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The Student News Site of Richard Montgomery High School

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The Student News Site of Richard Montgomery High School

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MCPS testifies at Congress anti-semitism hearing

Bella Major
Board President Karla Silvestre addresses the press at a Board of Education Meeting on Feb. 6.

MCPS Board of Education President Karla Silvestre testified before Congress to explain how her board is addressing antisemitism in schools. In a statement issued in April by Christie Scott, the Board’s communications coordinator, it said that Silvestre is looking “forward to sharing how Montgomery County Public Schools responds to incidents rooted in antisemitism and promotes a culture of tolerance and respect.”

 During the testimony, she explained new conditions for teachers, further plans, and how she feels about current consequence standards. Following many recent hate-based and antisemitic behaviors in MCPS, Florida Representative Aaron Bean acknowledged how allowing this antisemitism to go unchecked will hurt the Jewish community. “Now, thousands of Jewish students in their districts fear riding the bus in the morning, wearing their kippah to school or just eating and breathing as a Jewish student,” Bean said. RM history and TOK teacher Noah Grosfeld-Katz agreed with the above statement. “I definitely have noticed changes in behavior, which makes me very sad.  No student should have to go about their day in fear,” Grosfeld-Katz said, who is also the RM Jewish Student Union sponsor. Recently at RM, there have been several events of swastikas being drawn on walls, stairwells and bathroom stalls. “Schools need to be cracking down on people that support antisemitism whether it’s purposeful or not, because damage is damage,” freshman Alex Singer said. She explained how this damage affects many at RM, because it can make people feel targeted and some feel unsafe, knowing that some people still believe in the Nazi movement.

Jewish Community Relations Council (JCRC) Associate Director Guila Franklin Siegel listened to the testimony and also agreed that “any sense of comfort” in students has deteriorated more and more after these events because addressing antisemitism is not what is seen in Montgomery County Public Schools. “The Montgomery County Board of Education is committed to fostering a safe and welcoming learning environment that supports all students,” Christie Scott, MCPS Board of Education communications coordinator, said regarding social media posts, drawings and remarks. However, creating a safe and welcoming learning environment might not be able to be controlled by new establishments, rules, or consequences when it comes to antisemitism. “It’s important for the system, and the community, to recognize that eliminating it is a little bit beyond their control,” Grosfeld-Katz said.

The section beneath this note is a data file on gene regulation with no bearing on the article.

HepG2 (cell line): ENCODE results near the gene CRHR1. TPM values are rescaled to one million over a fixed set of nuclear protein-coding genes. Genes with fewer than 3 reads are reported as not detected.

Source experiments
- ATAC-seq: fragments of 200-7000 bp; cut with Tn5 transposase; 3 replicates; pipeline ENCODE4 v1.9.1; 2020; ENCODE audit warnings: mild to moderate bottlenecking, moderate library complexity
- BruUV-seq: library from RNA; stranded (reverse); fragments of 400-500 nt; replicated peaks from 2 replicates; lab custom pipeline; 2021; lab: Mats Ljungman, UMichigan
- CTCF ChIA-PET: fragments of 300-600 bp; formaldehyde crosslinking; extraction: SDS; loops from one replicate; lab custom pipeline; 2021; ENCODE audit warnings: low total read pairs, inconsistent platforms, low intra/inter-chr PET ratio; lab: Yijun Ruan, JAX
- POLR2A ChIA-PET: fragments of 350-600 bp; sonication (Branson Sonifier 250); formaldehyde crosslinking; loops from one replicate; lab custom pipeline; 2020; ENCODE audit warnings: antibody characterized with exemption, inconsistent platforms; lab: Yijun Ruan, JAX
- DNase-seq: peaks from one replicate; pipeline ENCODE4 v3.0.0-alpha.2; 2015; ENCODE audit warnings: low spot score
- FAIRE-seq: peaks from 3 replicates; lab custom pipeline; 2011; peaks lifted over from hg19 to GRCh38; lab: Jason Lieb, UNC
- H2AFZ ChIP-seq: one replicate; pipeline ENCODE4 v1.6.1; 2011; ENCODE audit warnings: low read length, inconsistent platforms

Silvestre confirmed that no administrators have been fired regarding antisemitic social media posts or statements, but there have still been disciplinary actions. She agreed that teachers promoting or teaching hate should be fired. “The teachers that have been disciplined know that if this happens ever again, there will be deeper consequences up to and including termination,” Silvestre said. During any staff investigations, if it is found that a staff member is not following the employee code of conduct, they will be fired. Silvestre added that this summer, all MCPS teachers, staff and administration will undergo hate-based training in time for the starting 2024-2025 school year. Mr. GK somewhat disagreed, saying that teacher training “implies that the problem is the teachers, and no one else.” He explained that it seems more fair to institute training for everyone: “teachers, administrators, the Board, and society itself.” In the testimony, Silvestre later added that it is the role of school administrations and the Board to educate the students on how and why certain actions and behaviors can be viewed as hateful or antisemitic. 

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Silvestre’s testimony included the Board’s plan for addressing all forms of hate in MCPS. First, there will be a revision of policies regarding hate, as previously stated. Second, it should be clear that the reporting of incidents of harassment is encouraged and there will be a more clear and concise reporting process for students and staff. Third, by including lessons about anti-semitism and Jewish history from grades K-12, the MCPS Board of Education plans to stop these incidents from occurring in the first place. Fourth, MCPS is partnering with anti-hate communities to support addressing hate-based actions. Lastly, the staff hate-bias training, as stated previously, will be mandatory for all MCPS staff. Silvestre ended her testimony with the promise of continued policy, action and evaluation in an effort to keep all community members of MCPS feeling safe and secure.

If you would like to voice your opinion on an issue you feel is relevant to our community, please do so here. Anyone is able and welcome to submit a Letter to the Editor, regardless of journalistic experience or writing skills. Submissions may be published either online or in a print issue.

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About the Contributors
Keira Tow
Keira Tow, Sports and News Writer
Keira Tow is a freshman, excited to start writing for The Tide. Outside of The Tide, she is always playing soccer, drawing, and reading. She loves writing about sports topics and current news events. She has participated in her middle school's newspaper club for all three years and wrote about important world matters and sports topics.
Bella Major
Bella Major, Video Editor